Sales of oversand vehicle stickers for the Trustees of Reservations are at an all-time high this summer, in what is shaping up to be the busiest year in recent memory on the water — and waterfront — around the Island.

Sam Hart, Islands portfolio director for the Trustees, said that as of August 4 the Trustees had sold 3,355 oversand permits for Norton Point, Cape Pogue and Wasque — an increase of 40 per cent over the same time period last year.

The increase stands in sharp contrast with late spring, when sticker sales were down as strict stay-at-home orders were in effect statewide.

Norton Point on the Edgartown end of the barrier beach that connects to Chappy is a popular destination for recreational beach driving. — Aaron Wilson

“We don’t know where this is going to land . . . but to date we are at a pace that not only eclipses last year, but most years in recent memory,” Mr. Hart said, speaking to the Gazette by phone.

The Trustees own or manage more than 600 acres of coastal barrier beach running from the county-owned beach at Norton Point to Trustees-owned properties at Wasque Reservation and Cape Pogue Wildlife Refuge. Leland Beach, an east-facing stretch of coastline north of Wasque, is owned by the state and managed by the Trustees.

The Chappy beaches and Norton Point are the only public properties on the Island where beach driving is allowed. Sales of oversand vehicle stickers provide revenue for the Trustees, a Massachusetts-based conservancy that owns and manages properties around the commonwealth and is dedicated to public use, conservation, recreation and education.

This summer the public use part has exploded.

“The Trustees are very happy to offer this type of access,” Mr. Hart said. “It’s a safe way to socially distance, stay within your stable group and to have a nice time at the beach.”

He said pedestrian beach use at Long Point Wildlife Refuge in West Tisbury has also skyrocketed this summer. Due to the pandemic, advance online reservations are required to go to Long Point this summer, and Mr. Hart said the spaces go quickly.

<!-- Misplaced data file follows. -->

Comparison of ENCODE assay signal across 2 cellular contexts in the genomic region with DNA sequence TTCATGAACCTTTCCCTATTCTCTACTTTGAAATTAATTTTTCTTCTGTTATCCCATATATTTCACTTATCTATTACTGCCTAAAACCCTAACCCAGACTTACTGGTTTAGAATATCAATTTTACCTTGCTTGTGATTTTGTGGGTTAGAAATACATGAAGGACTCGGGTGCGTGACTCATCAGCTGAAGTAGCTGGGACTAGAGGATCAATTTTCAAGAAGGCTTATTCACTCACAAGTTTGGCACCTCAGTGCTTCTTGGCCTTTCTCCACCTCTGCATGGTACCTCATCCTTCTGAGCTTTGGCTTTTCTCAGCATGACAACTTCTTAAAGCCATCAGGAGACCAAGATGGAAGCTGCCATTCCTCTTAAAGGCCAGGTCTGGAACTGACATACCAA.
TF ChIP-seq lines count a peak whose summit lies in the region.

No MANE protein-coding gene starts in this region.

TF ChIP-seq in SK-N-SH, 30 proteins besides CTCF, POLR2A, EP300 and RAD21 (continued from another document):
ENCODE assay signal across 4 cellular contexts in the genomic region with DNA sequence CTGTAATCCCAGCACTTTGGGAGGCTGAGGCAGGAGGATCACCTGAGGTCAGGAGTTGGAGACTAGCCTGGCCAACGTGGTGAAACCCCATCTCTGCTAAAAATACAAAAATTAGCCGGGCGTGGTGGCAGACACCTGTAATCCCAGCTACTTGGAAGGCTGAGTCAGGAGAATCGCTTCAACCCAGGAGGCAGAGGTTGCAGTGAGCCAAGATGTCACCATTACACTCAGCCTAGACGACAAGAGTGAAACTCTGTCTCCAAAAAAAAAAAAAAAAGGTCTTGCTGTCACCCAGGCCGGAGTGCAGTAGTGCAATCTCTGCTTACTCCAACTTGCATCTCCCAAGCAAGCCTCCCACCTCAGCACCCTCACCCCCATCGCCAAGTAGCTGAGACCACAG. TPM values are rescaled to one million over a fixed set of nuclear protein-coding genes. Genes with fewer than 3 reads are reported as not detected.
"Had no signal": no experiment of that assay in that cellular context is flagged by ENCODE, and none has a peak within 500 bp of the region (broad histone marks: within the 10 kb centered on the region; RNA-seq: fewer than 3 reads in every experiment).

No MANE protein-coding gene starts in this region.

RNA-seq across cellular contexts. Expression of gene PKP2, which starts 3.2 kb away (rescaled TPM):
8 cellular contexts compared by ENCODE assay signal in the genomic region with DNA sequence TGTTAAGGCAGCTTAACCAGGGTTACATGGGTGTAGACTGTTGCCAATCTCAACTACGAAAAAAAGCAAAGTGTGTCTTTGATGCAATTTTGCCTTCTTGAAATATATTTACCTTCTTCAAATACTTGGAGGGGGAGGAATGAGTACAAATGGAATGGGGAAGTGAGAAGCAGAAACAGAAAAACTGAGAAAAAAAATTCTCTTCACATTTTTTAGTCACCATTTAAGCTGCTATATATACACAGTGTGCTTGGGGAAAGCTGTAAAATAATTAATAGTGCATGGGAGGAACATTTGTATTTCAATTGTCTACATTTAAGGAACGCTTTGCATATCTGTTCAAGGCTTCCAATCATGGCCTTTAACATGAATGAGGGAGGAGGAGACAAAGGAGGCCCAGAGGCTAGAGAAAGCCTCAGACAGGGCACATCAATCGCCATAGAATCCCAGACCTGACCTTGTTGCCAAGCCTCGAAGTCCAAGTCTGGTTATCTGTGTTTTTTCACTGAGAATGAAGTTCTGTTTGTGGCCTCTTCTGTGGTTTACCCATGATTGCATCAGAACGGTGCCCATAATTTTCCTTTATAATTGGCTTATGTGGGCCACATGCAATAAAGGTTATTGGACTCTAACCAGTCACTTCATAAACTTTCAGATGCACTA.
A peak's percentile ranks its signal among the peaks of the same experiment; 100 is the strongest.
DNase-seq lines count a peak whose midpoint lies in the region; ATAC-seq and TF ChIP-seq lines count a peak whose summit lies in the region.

“We’re basically selling out the tickets as soon as we put them online,” he said.

There is no beach driving at Long Point.

At Norton Point and on Chappaquiddick, Mr. Hart said the Trustees closely regulate and monitor beach use by vehicles.

“We use symbolic fencing to mark where to drive. The way we manage the OSV [oversand vehicle] corridors is with very strict guidelines set forth by state coastal zone management in 1994, such as keeping the OSV corridor away from the toe of the dune,” he said. “There’s a method to the madness, we have rangers on patrol out there, if people are driving outside of the OSV corridor fencing, we ask them to leave.”

Norton Point recently reopened for oversand vehicle use after it had been closed to vehicles early in the summer to protect piping plover nests.

The shorebirds have fledged by now, Mr. Hart said, so the beaches are open for use by four-wheel-drive vehicles again.

But the forces of nature are ever dominant on the dynamic barrier beaches. Erosion from tropical storm Isaias last week washed away large sections of beach trails, forcing the Trustees to temporarily close all their beaches to assess damage and possibly re-route trails.

It all adds up to a delicate balancing act, Mr. Hart said.

“It’s certainly a balance and we do our best to maintain it,” he said.